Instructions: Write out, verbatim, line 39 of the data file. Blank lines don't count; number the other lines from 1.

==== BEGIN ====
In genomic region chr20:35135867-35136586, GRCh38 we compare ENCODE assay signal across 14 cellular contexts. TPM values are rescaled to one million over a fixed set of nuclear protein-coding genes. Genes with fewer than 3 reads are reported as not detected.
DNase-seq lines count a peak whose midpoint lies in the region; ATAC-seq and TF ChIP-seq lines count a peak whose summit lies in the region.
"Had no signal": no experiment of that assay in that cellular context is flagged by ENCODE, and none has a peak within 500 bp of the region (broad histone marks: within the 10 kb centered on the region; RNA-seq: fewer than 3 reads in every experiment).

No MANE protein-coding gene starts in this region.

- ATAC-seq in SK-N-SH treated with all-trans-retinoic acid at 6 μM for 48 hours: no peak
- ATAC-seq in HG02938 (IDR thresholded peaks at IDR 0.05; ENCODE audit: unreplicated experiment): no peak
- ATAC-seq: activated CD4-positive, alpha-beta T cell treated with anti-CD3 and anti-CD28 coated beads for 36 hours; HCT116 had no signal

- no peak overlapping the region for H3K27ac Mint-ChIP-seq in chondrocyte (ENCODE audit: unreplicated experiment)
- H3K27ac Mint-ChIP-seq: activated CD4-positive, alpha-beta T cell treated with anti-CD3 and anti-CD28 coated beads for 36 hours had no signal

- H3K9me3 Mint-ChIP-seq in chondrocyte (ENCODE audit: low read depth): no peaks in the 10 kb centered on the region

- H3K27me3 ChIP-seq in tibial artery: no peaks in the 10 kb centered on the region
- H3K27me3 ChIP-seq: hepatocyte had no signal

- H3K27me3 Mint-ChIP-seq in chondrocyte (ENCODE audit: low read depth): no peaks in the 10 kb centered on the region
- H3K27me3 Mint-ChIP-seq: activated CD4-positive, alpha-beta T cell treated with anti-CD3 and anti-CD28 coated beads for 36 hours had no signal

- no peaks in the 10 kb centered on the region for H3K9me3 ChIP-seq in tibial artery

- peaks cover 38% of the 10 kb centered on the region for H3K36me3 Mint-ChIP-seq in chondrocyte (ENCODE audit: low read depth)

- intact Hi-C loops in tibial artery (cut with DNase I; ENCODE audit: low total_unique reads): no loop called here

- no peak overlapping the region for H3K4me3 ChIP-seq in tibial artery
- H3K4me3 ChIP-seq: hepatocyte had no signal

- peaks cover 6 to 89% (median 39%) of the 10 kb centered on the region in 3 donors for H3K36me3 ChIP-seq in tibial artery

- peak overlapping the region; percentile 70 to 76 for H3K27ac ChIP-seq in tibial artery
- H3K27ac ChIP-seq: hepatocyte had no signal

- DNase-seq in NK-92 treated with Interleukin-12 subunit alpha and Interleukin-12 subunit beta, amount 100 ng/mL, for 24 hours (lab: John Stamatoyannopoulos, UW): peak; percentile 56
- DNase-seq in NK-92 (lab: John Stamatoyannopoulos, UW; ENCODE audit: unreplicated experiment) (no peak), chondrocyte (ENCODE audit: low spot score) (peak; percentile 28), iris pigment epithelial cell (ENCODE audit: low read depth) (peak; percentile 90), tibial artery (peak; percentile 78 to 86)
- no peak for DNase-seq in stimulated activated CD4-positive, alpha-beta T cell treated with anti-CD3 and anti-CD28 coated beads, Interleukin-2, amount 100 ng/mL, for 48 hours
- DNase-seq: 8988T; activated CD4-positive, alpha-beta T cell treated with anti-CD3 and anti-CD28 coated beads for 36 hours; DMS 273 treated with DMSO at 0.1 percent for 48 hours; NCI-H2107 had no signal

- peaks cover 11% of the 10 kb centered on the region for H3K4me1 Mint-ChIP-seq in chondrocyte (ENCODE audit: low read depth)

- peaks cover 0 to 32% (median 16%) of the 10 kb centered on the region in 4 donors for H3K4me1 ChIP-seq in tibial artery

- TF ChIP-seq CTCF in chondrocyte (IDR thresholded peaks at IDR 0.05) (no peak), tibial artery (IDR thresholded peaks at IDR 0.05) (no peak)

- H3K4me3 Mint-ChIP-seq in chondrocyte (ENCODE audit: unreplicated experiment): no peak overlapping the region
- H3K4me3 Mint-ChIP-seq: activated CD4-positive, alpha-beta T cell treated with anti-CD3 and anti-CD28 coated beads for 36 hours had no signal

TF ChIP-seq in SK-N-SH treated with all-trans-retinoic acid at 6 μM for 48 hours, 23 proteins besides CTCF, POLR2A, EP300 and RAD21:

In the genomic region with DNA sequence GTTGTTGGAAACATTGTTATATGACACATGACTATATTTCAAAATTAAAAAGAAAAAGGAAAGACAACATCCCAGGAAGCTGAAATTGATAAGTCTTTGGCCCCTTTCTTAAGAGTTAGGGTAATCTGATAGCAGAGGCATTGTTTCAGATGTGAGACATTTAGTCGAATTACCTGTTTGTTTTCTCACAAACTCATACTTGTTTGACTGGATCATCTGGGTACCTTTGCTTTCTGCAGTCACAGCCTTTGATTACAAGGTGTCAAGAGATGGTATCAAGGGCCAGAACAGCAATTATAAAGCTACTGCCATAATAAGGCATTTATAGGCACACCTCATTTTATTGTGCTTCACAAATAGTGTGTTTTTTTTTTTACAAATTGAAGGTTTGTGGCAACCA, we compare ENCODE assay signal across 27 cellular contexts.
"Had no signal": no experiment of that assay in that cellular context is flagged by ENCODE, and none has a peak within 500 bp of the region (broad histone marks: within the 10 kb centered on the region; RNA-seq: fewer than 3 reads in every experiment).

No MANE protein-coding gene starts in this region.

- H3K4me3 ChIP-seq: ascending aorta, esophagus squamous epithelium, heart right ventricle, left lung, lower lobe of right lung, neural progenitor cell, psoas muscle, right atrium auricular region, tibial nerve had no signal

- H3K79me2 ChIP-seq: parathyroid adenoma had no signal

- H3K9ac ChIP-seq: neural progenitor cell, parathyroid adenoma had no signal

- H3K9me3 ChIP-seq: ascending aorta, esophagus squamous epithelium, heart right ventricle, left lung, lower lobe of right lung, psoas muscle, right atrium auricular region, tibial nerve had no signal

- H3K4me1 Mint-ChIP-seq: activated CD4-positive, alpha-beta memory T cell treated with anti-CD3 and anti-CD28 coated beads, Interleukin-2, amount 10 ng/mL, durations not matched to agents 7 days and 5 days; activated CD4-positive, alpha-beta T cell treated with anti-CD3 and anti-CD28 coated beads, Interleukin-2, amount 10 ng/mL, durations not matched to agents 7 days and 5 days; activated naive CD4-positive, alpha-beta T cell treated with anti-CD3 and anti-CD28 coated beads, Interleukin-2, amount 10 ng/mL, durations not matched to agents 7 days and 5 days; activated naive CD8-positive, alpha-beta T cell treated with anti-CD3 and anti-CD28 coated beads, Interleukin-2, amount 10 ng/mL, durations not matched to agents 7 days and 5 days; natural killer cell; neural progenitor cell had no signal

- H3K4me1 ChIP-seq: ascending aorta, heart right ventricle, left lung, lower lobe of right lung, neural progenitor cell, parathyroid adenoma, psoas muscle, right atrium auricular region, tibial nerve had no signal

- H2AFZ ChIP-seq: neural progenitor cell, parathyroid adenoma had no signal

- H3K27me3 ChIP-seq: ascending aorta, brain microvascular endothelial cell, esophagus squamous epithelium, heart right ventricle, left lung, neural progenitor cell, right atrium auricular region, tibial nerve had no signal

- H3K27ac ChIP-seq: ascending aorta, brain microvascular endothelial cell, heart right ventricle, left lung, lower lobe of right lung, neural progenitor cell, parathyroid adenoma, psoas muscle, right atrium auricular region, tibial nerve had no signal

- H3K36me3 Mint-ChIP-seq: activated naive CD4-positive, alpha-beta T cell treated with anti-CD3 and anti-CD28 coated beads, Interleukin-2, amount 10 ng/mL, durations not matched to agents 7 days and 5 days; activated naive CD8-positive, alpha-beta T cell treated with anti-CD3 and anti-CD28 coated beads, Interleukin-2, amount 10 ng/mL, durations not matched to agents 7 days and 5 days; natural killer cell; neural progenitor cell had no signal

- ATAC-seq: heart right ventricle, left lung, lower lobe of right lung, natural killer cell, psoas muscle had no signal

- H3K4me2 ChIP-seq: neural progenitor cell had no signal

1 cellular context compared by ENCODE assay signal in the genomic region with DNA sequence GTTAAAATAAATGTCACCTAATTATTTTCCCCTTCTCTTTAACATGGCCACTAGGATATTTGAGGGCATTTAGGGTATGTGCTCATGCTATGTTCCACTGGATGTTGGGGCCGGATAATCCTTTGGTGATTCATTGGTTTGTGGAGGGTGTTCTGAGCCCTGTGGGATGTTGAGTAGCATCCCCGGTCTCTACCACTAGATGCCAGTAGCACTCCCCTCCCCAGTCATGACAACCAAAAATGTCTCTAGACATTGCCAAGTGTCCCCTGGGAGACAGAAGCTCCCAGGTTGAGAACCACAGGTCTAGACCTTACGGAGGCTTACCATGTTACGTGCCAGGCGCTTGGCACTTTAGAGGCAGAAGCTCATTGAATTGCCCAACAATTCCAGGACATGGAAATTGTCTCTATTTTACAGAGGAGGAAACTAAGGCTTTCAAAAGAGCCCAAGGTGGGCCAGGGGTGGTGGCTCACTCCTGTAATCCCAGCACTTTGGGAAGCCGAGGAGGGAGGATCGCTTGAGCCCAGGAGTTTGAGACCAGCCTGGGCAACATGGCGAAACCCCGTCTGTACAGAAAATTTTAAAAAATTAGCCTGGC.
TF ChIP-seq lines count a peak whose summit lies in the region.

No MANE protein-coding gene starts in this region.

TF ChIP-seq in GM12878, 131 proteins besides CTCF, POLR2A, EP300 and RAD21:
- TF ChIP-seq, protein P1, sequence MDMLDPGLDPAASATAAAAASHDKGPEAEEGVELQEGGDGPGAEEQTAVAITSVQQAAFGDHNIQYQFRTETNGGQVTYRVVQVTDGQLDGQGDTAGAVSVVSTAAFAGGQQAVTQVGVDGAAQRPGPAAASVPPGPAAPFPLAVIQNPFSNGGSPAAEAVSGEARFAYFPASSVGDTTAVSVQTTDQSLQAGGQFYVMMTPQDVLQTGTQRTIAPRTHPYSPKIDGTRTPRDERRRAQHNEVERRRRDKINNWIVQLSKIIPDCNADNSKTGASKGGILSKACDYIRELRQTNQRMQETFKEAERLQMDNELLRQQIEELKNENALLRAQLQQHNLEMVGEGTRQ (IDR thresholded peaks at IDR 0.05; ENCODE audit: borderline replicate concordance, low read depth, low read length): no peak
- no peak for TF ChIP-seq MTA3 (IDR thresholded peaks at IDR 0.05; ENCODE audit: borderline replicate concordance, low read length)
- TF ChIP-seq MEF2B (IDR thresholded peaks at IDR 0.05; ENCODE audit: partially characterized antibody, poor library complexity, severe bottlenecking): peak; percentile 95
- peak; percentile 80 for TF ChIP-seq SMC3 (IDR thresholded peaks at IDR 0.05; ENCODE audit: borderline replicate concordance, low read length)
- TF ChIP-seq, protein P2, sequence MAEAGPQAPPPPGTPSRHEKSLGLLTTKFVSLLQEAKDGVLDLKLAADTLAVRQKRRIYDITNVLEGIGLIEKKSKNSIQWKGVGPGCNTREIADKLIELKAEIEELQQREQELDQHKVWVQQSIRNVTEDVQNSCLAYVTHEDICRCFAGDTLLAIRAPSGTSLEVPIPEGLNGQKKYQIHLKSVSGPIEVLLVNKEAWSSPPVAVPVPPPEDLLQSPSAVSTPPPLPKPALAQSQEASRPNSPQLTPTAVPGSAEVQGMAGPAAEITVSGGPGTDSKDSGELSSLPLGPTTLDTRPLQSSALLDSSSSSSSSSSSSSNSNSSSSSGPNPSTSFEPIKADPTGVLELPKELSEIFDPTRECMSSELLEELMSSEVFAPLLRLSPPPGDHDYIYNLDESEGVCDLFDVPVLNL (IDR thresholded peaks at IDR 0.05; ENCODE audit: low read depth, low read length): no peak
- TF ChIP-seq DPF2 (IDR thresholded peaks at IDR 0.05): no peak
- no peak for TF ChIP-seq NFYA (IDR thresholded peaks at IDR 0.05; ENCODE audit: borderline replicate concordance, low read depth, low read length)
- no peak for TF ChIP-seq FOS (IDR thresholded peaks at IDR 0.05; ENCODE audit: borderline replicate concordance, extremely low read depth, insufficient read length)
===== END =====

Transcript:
- H3K9me3 ChIP-seq: ascending aorta, esophagus squamous epithelium, heart right ventricle, left lung, lower lobe of right lung, psoas muscle, right atrium auricular region, tibial nerve had no signal